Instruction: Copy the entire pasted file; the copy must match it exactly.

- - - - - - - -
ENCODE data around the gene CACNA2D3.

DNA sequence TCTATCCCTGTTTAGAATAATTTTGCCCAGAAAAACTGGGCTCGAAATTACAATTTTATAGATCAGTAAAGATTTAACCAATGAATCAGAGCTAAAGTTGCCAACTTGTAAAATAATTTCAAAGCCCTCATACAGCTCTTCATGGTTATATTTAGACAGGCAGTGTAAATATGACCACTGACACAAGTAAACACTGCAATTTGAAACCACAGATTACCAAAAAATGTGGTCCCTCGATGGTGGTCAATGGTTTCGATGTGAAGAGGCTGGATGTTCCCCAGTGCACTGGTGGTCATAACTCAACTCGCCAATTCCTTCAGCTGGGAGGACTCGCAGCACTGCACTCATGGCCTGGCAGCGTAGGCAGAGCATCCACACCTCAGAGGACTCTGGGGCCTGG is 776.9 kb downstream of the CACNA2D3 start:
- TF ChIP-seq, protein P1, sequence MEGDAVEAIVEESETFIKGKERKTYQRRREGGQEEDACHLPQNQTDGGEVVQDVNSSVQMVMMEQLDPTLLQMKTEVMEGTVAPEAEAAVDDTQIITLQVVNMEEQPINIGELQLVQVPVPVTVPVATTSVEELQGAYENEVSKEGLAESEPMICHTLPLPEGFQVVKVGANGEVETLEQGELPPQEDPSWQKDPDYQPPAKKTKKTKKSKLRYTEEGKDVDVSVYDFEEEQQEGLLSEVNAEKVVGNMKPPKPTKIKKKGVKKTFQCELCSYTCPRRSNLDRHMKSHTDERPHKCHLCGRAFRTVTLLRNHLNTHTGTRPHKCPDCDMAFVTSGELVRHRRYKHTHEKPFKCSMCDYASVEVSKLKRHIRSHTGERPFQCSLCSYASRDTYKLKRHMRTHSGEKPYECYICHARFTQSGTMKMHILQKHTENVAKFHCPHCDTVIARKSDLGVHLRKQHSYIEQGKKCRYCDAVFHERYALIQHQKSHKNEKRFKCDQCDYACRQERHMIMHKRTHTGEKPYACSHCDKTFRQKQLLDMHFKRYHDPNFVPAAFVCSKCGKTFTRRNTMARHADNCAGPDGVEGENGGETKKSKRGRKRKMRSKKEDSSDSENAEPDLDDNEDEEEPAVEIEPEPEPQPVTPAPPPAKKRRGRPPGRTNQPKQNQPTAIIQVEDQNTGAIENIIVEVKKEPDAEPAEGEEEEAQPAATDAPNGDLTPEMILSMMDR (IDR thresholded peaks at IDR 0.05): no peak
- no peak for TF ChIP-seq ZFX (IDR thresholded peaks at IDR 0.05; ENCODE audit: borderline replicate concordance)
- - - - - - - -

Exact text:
ENCODE data around the gene CACNA2D3.

DNA sequence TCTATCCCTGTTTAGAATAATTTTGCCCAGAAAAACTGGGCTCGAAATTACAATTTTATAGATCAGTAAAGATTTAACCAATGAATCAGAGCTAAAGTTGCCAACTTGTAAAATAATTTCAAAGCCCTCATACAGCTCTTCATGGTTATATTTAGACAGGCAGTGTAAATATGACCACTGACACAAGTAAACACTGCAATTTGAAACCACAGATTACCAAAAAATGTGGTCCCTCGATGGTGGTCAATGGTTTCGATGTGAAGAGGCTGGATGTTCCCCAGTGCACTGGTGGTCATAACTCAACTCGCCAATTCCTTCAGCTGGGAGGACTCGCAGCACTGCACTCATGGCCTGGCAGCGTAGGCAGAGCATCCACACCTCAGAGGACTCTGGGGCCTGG is 776.9 kb downstream of the CACNA2D3 start:
- TF ChIP-seq, protein P1, sequence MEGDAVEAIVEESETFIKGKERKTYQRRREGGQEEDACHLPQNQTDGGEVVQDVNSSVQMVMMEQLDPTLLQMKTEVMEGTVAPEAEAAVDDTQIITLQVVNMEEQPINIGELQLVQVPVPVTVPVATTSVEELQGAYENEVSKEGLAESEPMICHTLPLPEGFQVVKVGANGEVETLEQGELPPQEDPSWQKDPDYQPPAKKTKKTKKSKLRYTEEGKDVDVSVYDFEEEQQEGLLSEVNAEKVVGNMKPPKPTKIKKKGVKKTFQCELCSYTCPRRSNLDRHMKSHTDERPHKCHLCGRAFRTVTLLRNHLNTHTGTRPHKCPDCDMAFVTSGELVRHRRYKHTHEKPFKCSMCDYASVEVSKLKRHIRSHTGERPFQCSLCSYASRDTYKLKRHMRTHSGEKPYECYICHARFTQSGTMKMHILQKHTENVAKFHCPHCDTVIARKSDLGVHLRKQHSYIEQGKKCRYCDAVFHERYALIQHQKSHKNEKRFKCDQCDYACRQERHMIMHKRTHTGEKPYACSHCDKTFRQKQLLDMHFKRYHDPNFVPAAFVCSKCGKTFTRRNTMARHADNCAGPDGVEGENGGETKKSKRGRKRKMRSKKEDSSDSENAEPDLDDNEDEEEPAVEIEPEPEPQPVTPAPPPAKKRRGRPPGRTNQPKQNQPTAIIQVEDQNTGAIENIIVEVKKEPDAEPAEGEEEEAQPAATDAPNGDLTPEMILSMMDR (IDR thresholded peaks at IDR 0.05): no peak
- no peak for TF ChIP-seq ZFX (IDR thresholded peaks at IDR 0.05; ENCODE audit: borderline replicate concordance)